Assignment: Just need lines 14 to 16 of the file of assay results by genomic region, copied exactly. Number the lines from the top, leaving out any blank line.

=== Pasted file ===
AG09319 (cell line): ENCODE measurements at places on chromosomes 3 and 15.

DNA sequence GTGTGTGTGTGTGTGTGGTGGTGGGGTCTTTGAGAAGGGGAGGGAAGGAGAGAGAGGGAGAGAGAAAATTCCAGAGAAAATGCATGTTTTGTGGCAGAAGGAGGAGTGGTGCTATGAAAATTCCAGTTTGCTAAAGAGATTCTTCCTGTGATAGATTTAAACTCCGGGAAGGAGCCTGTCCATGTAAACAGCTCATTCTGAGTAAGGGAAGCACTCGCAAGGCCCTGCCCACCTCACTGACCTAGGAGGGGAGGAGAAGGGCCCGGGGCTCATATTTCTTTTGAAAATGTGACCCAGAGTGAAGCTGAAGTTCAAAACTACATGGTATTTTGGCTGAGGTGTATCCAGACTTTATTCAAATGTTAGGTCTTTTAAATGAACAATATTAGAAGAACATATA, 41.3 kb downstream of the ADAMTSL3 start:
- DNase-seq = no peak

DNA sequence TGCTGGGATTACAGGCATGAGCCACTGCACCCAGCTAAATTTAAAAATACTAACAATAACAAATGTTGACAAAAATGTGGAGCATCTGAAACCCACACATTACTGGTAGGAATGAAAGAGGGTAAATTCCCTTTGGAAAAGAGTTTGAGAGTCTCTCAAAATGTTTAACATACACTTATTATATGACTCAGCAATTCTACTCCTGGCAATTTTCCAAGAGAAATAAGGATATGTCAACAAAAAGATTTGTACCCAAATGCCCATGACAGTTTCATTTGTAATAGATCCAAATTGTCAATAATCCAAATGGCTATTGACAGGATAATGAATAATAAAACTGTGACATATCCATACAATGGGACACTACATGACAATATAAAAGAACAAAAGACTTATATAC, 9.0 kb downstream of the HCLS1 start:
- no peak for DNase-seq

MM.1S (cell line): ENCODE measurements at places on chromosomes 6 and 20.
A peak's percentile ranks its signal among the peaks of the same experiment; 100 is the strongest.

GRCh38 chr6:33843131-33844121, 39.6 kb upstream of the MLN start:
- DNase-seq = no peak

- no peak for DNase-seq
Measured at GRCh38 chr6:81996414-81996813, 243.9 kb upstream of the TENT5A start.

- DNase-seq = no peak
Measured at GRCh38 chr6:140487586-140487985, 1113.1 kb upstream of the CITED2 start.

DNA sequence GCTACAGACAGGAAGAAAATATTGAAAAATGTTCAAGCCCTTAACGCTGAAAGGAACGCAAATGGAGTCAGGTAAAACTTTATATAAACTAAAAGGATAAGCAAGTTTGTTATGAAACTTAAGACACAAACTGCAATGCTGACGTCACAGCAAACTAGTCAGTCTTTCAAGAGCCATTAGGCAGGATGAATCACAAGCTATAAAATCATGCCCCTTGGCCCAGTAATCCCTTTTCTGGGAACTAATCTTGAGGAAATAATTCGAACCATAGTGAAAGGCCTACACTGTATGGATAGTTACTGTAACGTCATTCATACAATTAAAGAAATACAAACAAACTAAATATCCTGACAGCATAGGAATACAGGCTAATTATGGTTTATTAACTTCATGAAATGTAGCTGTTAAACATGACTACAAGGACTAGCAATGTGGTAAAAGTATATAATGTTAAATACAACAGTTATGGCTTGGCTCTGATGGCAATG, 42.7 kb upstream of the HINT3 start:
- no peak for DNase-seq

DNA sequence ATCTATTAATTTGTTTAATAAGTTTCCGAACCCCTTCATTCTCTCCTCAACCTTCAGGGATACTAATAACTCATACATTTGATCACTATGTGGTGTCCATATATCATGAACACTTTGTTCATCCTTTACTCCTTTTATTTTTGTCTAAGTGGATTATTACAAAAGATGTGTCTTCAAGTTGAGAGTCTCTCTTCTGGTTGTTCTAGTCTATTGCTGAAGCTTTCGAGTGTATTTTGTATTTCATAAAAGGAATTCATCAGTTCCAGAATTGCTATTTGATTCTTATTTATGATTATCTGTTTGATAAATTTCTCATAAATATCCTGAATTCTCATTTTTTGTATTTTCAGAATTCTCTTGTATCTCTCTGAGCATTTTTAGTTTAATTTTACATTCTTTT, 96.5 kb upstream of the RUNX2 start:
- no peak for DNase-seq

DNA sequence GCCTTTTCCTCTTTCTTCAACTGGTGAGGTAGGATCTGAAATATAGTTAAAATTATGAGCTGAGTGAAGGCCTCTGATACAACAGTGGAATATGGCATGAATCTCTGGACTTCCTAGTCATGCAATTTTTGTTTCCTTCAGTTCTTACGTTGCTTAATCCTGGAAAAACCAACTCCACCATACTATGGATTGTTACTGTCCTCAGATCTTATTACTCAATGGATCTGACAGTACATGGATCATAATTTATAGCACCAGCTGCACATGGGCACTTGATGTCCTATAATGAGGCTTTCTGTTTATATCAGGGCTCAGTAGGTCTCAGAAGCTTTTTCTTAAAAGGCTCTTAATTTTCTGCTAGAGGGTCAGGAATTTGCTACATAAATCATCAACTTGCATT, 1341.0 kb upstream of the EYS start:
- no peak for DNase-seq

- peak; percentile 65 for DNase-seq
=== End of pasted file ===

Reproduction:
DNA sequence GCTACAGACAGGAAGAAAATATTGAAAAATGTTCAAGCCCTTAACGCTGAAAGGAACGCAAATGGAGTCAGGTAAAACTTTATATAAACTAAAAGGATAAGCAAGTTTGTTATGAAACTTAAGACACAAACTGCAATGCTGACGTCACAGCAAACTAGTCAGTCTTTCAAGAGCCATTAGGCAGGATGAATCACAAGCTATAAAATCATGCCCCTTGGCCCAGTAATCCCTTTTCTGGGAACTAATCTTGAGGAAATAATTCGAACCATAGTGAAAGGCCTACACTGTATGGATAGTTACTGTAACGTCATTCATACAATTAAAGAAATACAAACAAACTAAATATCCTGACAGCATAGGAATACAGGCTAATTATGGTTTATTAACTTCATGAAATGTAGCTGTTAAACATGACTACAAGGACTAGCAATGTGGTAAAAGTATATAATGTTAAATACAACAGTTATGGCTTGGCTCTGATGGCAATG, 42.7 kb upstream of the HINT3 start:
- no peak for DNase-seq

DNA sequence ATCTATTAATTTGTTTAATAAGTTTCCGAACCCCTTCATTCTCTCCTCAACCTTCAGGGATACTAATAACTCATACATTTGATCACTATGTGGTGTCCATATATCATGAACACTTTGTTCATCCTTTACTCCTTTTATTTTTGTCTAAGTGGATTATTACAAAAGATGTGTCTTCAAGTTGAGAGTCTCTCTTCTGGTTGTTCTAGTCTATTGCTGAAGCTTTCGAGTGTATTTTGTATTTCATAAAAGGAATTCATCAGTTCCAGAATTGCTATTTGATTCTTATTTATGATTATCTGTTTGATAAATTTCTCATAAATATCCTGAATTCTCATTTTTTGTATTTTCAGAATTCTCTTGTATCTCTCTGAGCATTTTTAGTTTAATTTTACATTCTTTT, 96.5 kb upstream of the RUNX2 start: